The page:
Lewin-Epstein, Eliahu Ze'ev
LEWIN-EPSTEIN, ELIAHU ZE'EV
LEWIN-EPSTEIN, ELIAHU ZE'EV (1863–1932), Ereẓ Israel leader. Born in Vilkaviskis (Russian Lithuania), the son of a prosperous bookseller, Lewin-Epstein joined Ḥovevei Ẓion after the 1881 Warsaw pogrom and was one of the founders of the Warsaw *Benei Moshe. Together with Z. *Gluskin, he established the Menuḥah ve-Naḥalah society whose aim was to establish an agricultural settlement in Ereẓ Israel financed by the settlers themselves that would serve as a model in its efficiency and leadership. He was sent by the society to deal with the purchase of land and the establishment of the settlement, called *Reḥovot (1890), and during its early years he was its spiritual leader and head of the settlement committee. One of the founders of the Carmel Society for the marketing of the wine produced in the Ereẓ Israel settlements he visited the U.S. on its behalf and there served as a director of the *United HIAS Service and treasurer of both the Federation of American Zionists and the Provisional Zionist Committee which organized the relief work for the yishuv in Palestine in World War i. Lewin-Epstein then settled permanently in Palestine, where he served as a member of the Zionist Commission in 1919. He frequently traveled to the U.S., England, and Germany to promote Palestine Jewish interests. His memoirs, Zikhronotai, appeared in 1932.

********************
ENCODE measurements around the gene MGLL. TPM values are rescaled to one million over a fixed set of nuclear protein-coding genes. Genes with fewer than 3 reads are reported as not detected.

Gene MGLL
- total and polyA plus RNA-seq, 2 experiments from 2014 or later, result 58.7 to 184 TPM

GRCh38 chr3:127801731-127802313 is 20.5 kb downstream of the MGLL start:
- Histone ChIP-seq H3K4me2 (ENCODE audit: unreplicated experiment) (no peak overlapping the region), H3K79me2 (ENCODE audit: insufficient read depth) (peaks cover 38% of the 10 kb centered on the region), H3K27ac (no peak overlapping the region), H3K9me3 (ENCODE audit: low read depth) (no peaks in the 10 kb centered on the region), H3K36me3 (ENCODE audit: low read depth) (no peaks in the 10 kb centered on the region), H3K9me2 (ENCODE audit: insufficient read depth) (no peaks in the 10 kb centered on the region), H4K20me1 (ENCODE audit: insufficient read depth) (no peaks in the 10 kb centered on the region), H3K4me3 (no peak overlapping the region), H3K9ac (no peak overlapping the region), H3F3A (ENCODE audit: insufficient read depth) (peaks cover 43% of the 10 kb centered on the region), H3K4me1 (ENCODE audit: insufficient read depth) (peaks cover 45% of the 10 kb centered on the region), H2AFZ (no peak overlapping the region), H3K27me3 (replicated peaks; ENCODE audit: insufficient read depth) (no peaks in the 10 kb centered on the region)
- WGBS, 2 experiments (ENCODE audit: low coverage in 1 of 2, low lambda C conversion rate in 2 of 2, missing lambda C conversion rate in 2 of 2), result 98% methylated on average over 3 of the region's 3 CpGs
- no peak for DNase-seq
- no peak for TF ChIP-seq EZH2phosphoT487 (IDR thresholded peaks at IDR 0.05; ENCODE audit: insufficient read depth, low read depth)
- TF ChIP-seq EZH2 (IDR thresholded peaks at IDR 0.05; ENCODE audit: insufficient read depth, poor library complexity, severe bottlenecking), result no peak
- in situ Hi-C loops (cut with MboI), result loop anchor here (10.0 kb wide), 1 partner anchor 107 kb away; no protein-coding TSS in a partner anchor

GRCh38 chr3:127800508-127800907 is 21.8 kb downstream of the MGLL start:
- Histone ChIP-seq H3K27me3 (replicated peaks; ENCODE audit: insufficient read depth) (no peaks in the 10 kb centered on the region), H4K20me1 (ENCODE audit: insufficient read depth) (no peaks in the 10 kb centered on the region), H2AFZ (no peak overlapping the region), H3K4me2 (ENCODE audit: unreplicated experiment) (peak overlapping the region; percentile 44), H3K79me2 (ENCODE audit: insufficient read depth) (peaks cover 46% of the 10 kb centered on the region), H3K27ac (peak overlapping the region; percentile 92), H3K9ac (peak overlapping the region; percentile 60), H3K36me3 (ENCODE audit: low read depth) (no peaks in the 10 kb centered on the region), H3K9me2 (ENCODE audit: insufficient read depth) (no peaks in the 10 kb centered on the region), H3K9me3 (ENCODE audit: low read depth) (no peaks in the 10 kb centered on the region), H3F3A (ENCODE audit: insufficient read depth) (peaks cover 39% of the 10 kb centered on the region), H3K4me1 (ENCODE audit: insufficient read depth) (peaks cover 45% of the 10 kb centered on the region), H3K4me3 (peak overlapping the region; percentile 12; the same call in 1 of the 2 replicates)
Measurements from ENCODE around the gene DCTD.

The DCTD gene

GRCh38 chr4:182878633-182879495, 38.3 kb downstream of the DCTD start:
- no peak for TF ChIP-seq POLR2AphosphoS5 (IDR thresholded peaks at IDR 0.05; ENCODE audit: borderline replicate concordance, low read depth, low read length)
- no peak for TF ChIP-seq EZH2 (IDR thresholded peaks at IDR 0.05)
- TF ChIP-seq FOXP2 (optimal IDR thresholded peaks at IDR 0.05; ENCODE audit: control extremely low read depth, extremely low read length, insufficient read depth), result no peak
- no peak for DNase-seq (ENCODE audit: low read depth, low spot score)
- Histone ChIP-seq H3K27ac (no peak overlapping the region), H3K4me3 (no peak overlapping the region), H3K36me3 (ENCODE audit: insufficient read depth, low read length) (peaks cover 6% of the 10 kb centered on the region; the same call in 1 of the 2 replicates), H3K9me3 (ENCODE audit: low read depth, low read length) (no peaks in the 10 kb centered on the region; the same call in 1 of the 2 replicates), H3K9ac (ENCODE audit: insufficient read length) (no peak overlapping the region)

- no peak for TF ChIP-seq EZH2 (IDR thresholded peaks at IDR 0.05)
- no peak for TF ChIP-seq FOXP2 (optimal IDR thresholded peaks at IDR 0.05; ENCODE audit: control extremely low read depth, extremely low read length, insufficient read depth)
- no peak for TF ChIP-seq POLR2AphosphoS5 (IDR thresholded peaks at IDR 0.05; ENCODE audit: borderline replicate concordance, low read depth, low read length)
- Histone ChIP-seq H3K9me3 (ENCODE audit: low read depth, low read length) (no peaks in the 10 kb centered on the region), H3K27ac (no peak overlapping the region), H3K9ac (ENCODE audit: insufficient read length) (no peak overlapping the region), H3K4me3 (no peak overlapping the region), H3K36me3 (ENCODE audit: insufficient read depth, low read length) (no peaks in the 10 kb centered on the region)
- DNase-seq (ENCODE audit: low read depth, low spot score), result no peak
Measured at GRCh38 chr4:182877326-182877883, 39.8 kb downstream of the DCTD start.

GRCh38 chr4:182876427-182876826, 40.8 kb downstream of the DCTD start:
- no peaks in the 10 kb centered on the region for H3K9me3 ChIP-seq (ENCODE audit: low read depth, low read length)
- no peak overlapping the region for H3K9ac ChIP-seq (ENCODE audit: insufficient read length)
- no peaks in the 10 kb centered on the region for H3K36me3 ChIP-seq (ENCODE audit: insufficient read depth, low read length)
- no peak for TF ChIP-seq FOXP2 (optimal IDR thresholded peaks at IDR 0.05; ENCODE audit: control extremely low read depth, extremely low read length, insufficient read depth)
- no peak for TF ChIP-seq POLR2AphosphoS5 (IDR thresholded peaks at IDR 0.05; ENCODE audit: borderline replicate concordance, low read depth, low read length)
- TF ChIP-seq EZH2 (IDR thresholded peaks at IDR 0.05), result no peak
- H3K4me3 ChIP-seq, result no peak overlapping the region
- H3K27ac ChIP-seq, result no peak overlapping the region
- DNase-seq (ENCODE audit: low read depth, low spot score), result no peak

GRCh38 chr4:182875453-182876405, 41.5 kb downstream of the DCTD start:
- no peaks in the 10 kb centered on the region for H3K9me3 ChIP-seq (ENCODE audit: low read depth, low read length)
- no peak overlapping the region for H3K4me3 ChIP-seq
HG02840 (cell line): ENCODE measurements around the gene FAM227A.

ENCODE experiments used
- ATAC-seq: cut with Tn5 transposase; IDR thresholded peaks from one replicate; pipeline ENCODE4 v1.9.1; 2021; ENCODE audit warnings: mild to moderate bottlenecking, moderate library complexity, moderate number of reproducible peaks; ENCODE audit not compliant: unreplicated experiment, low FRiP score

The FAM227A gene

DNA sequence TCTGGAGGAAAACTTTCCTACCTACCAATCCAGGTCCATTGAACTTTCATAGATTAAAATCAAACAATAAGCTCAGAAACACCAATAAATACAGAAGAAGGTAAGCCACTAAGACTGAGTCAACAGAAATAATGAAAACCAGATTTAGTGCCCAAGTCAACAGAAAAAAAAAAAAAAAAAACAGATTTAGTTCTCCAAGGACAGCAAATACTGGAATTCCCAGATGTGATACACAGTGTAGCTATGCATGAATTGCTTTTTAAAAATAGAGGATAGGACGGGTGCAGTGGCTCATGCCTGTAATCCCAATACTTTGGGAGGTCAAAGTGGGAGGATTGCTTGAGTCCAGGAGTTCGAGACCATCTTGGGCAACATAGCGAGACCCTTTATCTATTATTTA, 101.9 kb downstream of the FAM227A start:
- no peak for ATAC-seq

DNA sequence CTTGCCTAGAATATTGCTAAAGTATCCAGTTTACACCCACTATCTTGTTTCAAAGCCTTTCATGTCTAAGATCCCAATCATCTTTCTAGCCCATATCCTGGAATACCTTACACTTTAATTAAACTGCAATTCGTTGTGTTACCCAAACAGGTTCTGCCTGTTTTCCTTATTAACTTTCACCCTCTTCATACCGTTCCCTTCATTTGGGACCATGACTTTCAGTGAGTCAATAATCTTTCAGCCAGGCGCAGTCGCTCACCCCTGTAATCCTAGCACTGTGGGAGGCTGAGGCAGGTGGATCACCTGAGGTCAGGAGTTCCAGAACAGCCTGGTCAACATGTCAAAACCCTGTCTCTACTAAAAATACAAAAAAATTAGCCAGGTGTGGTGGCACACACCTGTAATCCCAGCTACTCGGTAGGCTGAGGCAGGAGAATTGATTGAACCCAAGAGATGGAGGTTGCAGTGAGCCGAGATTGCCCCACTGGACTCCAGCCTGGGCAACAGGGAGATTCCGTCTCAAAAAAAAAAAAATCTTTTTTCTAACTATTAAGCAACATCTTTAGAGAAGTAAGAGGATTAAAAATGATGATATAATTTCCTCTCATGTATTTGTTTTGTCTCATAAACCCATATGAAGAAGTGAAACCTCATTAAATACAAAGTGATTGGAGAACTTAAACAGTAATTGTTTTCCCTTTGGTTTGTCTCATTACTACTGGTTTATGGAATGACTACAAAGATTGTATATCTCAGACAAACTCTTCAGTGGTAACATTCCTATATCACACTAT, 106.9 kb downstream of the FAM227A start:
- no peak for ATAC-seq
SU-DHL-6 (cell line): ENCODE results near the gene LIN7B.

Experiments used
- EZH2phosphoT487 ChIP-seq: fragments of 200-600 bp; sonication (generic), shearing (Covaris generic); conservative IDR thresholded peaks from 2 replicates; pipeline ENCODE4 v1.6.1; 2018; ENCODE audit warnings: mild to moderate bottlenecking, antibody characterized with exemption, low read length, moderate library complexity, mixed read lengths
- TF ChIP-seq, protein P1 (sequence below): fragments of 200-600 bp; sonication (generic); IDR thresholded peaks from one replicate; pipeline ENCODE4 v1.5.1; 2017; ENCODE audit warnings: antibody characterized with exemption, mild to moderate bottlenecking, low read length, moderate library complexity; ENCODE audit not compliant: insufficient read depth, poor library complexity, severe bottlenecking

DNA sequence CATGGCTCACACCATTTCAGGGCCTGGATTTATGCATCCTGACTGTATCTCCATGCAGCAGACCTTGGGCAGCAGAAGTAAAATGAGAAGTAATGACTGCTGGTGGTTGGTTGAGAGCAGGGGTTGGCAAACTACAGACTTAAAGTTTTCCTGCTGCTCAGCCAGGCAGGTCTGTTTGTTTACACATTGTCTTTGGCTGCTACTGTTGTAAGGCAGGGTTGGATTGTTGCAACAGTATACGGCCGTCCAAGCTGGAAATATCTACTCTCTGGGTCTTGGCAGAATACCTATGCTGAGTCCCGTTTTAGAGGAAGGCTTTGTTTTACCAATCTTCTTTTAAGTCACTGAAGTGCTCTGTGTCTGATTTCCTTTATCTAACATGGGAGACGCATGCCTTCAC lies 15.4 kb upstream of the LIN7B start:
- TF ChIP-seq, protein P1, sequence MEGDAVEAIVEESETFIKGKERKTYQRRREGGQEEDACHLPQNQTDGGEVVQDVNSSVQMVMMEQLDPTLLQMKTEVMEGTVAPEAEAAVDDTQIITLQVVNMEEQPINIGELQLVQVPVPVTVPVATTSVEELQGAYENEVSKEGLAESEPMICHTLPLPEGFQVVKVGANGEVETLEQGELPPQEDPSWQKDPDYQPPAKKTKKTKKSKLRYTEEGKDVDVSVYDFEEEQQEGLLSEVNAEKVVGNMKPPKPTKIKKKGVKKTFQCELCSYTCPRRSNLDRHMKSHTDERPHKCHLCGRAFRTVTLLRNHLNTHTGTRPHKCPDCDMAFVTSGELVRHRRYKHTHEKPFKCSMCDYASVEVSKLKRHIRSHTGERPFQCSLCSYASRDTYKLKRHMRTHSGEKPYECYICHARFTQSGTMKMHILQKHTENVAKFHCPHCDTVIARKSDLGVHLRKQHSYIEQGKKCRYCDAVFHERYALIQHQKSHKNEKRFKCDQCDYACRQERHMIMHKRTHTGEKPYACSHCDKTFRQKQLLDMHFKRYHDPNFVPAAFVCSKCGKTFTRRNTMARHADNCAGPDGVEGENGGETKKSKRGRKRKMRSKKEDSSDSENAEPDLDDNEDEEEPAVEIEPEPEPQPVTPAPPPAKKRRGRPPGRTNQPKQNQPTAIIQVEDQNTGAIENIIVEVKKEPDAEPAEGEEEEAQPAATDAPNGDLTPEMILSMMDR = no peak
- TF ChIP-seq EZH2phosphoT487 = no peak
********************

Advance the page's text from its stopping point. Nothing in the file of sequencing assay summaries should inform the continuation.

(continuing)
D. Idelovitch (ed.), Rishon le-Ẓiyyon (Heb., 1941), 304–8; M. Smilansky, Reḥovot (Heb., 1950); Tidhar, 1 (1947), 78; S.S. Wise, Challenging Years (1949), index.
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